Expression of the potential biomarker heat shock protein 70 and its regulator, the metazoan DnaJ homolog, by temperature stress in the sponge Geodia cydonium

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Koziol C., Batel R., Arinc E., Schroder H., Muller W.

MARINE ECOLOGY PROGRESS SERIES, vol.154, pp.261-268, 1997 (SCI-Expanded) identifier identifier

  • Publication Type: Article / Article
  • Volume: 154
  • Publication Date: 1997
  • Doi Number: 10.3354/meps154261
  • Journal Indexes: Science Citation Index Expanded (SCI-EXPANDED), Scopus
  • Page Numbers: pp.261-268
  • Keywords: Geodia cydonium, DnaJ-like protein, heat shock protein, sponge, hsp70, CHAIN BINDING-PROTEIN, SUBSTRATE-BINDING, ATPASE ACTIVITY, MARINE SPONGE, HSP70, CLONING, CELLS, APOPTOSIS, CHAPERONE, SEQUENCE
  • Middle East Technical University Affiliated: No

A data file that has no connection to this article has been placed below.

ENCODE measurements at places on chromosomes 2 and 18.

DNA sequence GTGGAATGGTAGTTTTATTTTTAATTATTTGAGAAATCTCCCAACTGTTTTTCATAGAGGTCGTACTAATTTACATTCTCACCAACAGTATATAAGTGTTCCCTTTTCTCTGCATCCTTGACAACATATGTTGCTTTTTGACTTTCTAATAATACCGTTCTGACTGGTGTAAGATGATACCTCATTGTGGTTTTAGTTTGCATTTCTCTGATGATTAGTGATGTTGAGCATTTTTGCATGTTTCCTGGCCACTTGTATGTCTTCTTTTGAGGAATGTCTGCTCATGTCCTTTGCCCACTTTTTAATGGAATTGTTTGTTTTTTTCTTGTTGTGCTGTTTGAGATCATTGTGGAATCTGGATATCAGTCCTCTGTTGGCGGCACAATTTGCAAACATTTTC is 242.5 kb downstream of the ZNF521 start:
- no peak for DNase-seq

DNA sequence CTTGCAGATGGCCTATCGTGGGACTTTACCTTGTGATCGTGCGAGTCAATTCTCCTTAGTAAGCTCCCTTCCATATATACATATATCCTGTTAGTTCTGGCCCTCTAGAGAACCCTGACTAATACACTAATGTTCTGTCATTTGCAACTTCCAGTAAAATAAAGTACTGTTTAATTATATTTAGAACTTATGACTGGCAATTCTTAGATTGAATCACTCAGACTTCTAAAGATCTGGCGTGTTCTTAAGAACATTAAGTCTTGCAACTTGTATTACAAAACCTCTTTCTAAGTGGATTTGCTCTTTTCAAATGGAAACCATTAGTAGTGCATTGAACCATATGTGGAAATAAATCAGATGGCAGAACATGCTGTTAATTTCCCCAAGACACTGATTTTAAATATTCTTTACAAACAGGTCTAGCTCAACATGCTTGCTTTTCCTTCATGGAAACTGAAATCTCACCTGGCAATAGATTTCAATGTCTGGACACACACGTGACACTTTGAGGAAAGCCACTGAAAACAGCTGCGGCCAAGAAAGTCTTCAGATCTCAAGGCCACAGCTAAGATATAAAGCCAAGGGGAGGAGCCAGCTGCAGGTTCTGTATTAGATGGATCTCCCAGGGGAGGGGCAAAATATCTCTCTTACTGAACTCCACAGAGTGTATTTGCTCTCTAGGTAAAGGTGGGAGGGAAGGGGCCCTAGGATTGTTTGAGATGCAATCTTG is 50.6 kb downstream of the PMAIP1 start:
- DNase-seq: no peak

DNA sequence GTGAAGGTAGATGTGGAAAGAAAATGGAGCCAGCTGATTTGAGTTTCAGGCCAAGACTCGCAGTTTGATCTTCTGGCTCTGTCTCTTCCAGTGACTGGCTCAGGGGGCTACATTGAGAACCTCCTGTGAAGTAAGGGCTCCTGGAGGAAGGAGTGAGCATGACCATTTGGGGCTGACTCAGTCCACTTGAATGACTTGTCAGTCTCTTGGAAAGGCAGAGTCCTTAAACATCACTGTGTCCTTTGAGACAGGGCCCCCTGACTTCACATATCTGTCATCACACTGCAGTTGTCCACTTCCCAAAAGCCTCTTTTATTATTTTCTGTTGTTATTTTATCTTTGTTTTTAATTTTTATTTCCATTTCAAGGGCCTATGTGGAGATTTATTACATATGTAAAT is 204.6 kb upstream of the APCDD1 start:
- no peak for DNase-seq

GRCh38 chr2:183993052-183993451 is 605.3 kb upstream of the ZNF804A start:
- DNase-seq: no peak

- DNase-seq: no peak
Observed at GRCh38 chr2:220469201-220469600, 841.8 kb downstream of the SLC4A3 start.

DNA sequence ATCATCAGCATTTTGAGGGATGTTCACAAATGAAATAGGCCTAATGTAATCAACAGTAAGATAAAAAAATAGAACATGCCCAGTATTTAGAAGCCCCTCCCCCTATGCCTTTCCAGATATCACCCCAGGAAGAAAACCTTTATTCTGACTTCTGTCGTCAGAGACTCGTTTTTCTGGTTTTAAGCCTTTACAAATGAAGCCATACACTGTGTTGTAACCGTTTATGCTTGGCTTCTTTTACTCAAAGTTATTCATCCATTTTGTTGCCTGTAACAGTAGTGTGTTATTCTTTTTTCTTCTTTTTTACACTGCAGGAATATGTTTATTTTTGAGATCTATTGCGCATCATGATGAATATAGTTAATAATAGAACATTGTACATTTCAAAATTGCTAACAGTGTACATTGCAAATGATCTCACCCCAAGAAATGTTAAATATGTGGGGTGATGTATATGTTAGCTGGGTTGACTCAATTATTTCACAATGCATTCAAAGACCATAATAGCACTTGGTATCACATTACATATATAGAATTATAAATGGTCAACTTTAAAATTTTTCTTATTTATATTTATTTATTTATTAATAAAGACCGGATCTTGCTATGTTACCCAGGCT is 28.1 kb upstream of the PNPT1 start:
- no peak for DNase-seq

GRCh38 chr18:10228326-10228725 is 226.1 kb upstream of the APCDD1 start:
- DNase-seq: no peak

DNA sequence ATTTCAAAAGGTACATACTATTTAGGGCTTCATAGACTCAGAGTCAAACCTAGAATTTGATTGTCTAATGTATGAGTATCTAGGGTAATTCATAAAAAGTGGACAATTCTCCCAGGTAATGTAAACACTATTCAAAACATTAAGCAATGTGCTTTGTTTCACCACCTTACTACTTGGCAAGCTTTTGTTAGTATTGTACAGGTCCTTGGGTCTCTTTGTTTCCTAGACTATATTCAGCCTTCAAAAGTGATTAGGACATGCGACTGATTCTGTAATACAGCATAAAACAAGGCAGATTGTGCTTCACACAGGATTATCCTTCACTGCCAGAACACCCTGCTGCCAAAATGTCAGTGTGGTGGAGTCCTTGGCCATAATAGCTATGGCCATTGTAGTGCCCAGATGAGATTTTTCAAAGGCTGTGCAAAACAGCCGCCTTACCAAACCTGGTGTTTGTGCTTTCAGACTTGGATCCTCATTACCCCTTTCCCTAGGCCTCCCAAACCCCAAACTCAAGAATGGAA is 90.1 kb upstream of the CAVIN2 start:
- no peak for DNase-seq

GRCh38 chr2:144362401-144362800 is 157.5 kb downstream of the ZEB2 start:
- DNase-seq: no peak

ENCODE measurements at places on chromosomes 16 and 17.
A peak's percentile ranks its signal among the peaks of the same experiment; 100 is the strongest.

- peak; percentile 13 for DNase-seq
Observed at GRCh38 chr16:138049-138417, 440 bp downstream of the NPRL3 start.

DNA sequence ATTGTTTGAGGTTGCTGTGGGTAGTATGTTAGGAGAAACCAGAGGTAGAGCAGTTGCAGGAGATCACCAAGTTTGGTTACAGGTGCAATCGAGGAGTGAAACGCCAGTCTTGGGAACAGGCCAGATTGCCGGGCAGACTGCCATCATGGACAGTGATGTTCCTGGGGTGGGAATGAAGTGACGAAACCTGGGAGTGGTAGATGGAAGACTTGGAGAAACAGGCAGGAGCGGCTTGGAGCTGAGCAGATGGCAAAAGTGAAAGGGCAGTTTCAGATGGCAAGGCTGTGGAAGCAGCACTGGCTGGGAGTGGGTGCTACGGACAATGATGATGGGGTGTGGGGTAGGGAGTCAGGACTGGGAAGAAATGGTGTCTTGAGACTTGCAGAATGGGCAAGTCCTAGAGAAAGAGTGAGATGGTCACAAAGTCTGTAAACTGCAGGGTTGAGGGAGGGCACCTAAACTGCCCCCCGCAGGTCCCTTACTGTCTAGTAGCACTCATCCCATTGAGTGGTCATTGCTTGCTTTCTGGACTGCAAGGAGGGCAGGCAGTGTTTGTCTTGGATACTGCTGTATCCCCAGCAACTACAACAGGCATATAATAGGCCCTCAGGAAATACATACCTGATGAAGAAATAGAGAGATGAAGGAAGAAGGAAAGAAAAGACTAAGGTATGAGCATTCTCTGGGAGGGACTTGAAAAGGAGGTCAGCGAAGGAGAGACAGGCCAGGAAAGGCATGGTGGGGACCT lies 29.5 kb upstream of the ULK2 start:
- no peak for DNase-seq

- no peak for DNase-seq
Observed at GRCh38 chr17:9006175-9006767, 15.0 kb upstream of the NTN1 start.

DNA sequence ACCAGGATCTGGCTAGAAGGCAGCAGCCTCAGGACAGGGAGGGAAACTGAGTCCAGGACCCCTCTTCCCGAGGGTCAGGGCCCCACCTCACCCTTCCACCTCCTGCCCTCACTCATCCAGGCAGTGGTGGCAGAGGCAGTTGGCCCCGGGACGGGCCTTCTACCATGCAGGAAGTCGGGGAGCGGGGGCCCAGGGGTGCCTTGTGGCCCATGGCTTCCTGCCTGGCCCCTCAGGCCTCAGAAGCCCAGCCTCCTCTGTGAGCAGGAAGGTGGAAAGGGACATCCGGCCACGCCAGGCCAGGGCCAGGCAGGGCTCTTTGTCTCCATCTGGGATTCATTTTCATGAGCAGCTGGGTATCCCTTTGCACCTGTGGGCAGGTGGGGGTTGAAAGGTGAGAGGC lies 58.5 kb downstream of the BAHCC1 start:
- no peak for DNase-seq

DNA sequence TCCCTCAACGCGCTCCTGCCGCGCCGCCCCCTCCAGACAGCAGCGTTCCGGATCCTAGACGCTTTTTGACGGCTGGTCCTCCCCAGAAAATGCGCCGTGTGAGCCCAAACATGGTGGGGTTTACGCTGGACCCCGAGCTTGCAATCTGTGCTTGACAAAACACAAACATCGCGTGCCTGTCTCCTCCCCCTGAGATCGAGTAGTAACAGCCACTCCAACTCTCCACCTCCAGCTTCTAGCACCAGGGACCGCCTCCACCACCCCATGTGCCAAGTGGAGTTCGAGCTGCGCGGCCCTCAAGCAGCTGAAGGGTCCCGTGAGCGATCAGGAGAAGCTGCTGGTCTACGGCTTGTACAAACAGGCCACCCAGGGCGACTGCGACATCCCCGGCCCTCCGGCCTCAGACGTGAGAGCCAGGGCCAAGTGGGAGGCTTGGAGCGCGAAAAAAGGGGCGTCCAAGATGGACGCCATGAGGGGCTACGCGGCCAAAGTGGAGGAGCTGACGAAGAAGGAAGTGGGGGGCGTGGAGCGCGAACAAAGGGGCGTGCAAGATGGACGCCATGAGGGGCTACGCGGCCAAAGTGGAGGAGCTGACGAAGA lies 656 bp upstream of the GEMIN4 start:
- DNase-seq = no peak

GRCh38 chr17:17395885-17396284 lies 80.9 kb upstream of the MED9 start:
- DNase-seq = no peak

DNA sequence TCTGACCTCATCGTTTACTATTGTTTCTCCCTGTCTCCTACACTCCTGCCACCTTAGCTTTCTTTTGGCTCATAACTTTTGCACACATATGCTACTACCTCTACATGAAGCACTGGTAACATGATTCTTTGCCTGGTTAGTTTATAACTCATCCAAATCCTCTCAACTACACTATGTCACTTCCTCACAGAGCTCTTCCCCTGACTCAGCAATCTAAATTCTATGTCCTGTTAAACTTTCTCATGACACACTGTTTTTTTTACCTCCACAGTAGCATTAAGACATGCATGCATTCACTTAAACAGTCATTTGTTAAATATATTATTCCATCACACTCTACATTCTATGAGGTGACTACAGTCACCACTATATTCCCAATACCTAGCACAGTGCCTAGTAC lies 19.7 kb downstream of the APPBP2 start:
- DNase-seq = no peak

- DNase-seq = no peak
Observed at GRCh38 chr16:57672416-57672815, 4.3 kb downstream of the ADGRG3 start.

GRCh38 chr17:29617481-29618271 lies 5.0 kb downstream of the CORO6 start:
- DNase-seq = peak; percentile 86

Because sponges (Porifera) are generally the dominant group of multicellular animals found in the marine benthos they are key animals for the testing of biomarkers in this biotope. Previously, it was shown that the heat shock protein hsp70 from the marine sponge Geodia cydonium is a useful biomarker for following biological responses to selected physical and chemical stressors. One protein which is critical for hsp70 function in other organisms is the DnaJ-like protein. In this study we therefore isolated and characterized a cDNA encoding the DnaJ-like protein from G, cydonium designated GCDNAJ. GCDNAJ is 1476 base pairs (bp) long with a 1236 bp open reading frame encoding a protein of 45 542 daltons. Northern blot analysis revealed a transcript size of 1.5 kilobase (kb). The deduced amino acid (aa) sequence of GCDNAJ contains motifs characteristic of most prokaryotic and eukaryotic DnaJ family members. In response to a 7 degrees C temperature increase, expression of the transcripts encoding hsp70 and DnaJ-like protein increased as much as 18-fold and 3-fold, respectively, within a 8 h period. From these data we conclude that the levels of both hsp70 and DnaJ-like protein are likely to be important to the adaptation to temperature increases in G. cydonium.